1 2 3 4 5 Displaying 8-14 of 38 Articles

Once upon a time, the verbs of advertising were need and want. Today you're more likely to hear a different verb. Poke around a bit, and you'll quickly discover that everyone — kids, young adults, teachers, you! — deserves "the best."  Continue reading...
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Some brands capture your attention with made-up words: Qajack and Squidoo, hungerectomy and splurjobbing. Other brands deliberately misspell familiar words: Klout, Flickr, Cheez-It. But some companies prefer a more traditional way to make an impression — one that might have pleased your third-grade teacher. They consult a dictionary.  Continue reading...
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"Plus" is a positive workhorse of a word. It can be a preposition (two plus two), an adjective (a C-plus grade), or a noun (the good weather is a plus). Until recently, though, "plus" has mostly stayed out of the verb column. That's changing, on the evidence of some recent sightings.  Continue reading...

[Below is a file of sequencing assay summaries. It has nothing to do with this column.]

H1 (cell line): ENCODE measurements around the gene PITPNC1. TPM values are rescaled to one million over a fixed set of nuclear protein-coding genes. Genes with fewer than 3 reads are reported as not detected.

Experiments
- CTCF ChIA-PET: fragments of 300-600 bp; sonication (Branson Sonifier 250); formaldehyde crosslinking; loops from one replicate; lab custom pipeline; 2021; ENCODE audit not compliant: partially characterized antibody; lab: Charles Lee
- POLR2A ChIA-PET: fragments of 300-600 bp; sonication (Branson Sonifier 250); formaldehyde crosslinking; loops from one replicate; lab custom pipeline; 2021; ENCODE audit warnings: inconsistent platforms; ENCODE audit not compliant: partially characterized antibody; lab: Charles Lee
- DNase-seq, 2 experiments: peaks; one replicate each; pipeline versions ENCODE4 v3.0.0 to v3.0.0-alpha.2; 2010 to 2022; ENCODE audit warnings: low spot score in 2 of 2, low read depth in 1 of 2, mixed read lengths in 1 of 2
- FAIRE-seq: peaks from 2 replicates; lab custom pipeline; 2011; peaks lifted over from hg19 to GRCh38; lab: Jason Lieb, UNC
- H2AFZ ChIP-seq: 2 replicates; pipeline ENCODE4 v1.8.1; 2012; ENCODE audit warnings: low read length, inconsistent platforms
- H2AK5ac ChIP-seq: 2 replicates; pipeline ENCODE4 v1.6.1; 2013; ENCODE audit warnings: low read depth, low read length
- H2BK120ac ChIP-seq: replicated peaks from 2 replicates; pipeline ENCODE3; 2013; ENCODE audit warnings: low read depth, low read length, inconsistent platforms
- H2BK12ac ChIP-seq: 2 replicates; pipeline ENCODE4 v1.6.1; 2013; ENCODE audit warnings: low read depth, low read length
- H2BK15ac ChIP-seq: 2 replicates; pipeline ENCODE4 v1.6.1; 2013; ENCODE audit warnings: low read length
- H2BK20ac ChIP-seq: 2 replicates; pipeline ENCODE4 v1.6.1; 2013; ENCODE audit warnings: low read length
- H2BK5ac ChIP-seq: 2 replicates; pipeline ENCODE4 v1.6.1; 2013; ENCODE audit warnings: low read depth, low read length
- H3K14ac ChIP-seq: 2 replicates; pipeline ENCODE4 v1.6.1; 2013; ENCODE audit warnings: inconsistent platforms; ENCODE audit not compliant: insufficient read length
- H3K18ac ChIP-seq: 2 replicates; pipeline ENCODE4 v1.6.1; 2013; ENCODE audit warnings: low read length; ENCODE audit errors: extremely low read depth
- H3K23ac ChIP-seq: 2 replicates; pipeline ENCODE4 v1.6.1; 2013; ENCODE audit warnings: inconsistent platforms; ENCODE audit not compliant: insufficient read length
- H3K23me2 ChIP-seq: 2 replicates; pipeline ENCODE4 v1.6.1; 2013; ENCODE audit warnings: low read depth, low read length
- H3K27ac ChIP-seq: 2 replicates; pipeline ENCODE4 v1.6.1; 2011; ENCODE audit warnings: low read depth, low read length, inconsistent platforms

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Imagine you're naming a new brand — an alcoholic beverage, say. You know the standard marketing dogma: a brand name should promise romance, adventure, well-being, financial success, sex appeal. What are the odds that you'd ignore that advice and instead choose a name that says … death?  Continue reading...
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I consider myself a reasonably fluent speaker of Fashionspeak, a dialect distinguished by peculiar adjectives ("statement" necklace, "boyfriend" jacket), enigmatic abbreviations (boho, bodycon, cami), and a bullying use of the imperative mood ("must-have," "dos and don'ts"). Nevertheless, I sometimes find myself staring in puzzlement at a fashion headline, trying to decode an unlikely usage of a word I thought I knew. This season, that word is "tribal."  Continue reading...
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You've read the advice to writers: Strive for clarity! Make your meaning transparent! Your sentences should be lucid and understandable, your paragraphs logically constructed, your meaning readily accessible to your readers. Who could quarrel with that?  Continue reading...
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If untraditional grammar drives you around the bend, I suggest you steer clear of automobile ads this season. In particular, you'll want to take a detour to avoid Mercedes-Benz's tagline for the 2012 C-class coupe: "More power. More style. More technology. Less doors." And for your own safety, please pull over to the shoulder if you chance upon an ad for the 2012 Honda Civic that proclaims "To each their own." You don't want to risk the road rage.  Continue reading...
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1 2 3 4 5 Displaying 8-14 of 38 Articles